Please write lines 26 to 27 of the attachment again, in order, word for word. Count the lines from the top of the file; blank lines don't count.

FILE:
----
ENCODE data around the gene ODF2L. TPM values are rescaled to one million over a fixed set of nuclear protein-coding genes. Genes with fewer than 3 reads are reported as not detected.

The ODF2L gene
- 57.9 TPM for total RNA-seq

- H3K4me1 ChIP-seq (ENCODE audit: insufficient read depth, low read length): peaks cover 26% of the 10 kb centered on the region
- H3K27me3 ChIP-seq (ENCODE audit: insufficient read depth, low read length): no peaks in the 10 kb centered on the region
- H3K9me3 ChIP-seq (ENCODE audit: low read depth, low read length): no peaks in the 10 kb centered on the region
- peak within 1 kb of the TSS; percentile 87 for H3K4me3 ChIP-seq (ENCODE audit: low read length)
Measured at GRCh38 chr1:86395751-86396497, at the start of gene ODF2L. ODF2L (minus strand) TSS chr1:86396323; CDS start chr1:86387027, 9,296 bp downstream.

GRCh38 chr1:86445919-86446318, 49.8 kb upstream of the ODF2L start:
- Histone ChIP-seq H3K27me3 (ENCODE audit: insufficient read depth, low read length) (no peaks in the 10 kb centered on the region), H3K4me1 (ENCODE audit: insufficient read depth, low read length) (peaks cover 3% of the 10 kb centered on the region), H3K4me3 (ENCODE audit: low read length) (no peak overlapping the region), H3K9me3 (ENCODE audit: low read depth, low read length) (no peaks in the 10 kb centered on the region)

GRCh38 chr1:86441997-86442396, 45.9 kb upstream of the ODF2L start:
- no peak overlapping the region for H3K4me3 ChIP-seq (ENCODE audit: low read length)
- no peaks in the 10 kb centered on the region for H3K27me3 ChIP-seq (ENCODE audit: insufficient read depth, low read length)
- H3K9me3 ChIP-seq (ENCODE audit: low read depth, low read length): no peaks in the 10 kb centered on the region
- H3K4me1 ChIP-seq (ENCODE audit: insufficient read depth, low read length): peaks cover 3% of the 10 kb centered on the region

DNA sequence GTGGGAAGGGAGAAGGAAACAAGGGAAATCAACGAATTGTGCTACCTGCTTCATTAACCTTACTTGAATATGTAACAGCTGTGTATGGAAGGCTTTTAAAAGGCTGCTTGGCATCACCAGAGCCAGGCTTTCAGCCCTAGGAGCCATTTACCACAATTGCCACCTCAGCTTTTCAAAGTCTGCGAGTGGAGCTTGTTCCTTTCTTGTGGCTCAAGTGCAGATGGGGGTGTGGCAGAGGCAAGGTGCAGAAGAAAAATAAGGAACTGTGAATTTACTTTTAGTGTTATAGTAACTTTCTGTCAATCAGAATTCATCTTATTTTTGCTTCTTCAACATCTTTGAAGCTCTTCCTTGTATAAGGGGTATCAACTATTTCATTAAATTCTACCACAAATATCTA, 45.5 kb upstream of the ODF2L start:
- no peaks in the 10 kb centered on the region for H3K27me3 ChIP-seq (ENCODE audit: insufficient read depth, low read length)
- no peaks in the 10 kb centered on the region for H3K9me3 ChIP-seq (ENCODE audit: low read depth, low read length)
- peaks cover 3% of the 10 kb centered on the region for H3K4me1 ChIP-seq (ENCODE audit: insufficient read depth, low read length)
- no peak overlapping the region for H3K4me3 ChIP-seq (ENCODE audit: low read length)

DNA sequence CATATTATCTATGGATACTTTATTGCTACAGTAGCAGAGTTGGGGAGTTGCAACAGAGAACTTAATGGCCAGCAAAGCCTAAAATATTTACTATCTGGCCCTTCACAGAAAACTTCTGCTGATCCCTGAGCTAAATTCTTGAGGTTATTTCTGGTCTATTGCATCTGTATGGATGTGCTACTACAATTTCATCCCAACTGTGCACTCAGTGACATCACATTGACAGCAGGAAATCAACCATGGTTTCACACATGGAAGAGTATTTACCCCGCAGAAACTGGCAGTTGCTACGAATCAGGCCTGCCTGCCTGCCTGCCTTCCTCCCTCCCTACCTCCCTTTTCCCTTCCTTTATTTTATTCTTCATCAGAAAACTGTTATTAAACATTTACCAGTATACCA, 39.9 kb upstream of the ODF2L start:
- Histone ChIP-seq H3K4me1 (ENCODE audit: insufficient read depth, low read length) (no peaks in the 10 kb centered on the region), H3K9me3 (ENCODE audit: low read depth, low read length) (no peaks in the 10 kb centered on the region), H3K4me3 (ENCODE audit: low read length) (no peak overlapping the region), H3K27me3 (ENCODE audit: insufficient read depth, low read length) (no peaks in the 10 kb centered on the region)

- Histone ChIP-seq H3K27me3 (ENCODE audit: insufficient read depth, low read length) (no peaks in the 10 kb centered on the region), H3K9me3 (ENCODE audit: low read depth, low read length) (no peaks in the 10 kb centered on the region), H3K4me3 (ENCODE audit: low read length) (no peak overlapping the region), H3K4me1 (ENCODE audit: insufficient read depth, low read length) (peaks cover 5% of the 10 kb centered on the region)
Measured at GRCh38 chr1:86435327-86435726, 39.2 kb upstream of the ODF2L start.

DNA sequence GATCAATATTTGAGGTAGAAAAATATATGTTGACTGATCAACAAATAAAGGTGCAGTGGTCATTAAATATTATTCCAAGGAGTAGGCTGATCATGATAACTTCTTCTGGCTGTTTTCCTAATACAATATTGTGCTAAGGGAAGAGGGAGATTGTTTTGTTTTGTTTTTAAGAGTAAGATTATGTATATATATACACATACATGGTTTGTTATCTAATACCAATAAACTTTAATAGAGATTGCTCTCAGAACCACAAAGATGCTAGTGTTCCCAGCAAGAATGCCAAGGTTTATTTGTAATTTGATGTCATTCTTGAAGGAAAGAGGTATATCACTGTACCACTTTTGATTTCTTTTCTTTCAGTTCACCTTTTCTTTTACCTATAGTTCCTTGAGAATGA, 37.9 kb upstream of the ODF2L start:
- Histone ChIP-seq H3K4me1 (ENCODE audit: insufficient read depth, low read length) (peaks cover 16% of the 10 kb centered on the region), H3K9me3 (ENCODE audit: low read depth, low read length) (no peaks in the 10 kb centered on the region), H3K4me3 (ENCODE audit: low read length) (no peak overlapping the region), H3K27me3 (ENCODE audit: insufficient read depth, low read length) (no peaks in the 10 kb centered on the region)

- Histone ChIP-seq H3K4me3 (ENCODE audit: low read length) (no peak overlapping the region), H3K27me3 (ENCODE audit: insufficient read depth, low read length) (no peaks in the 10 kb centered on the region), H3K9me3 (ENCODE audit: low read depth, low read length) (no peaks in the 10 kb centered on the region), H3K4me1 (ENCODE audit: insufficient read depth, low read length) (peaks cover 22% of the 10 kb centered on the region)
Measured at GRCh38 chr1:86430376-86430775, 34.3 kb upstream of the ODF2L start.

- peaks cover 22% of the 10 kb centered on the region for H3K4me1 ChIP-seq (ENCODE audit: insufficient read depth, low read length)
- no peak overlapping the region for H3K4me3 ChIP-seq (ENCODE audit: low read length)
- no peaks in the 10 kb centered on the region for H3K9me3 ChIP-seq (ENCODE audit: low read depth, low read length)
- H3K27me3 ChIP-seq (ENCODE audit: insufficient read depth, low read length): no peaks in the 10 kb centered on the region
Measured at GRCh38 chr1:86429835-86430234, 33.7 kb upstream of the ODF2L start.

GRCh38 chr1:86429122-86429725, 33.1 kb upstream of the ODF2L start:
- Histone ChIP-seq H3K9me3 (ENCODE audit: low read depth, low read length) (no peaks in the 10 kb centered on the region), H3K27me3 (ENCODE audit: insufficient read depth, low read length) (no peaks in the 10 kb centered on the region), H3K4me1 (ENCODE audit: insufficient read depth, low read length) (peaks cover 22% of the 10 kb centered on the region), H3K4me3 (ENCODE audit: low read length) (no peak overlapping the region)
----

- Histone ChIP-seq H3K4me1 (ENCODE audit: insufficient read depth, low read length) (peaks cover 16% of the 10 kb centered on the region), H3K9me3 (ENCODE audit: low read depth, low read length) (no peaks in the 10 kb centered on the region), H3K4me3 (ENCODE audit: low read length) (no peak overlapping the region), H3K27me3 (ENCODE audit: insufficient read depth, low read length) (no peaks in the 10 kb centered on the region)

- Histone ChIP-seq H3K4me3 (ENCODE audit: low read length) (no peak overlapping the region), H3K27me3 (ENCODE audit: insufficient read depth, low read length) (no peaks in the 10 kb centered on the region), H3K9me3 (ENCODE audit: low read depth, low read length) (no peaks in the 10 kb centered on the region), H3K4me1 (ENCODE audit: insufficient read depth, low read length) (peaks cover 22% of the 10 kb centered on the region)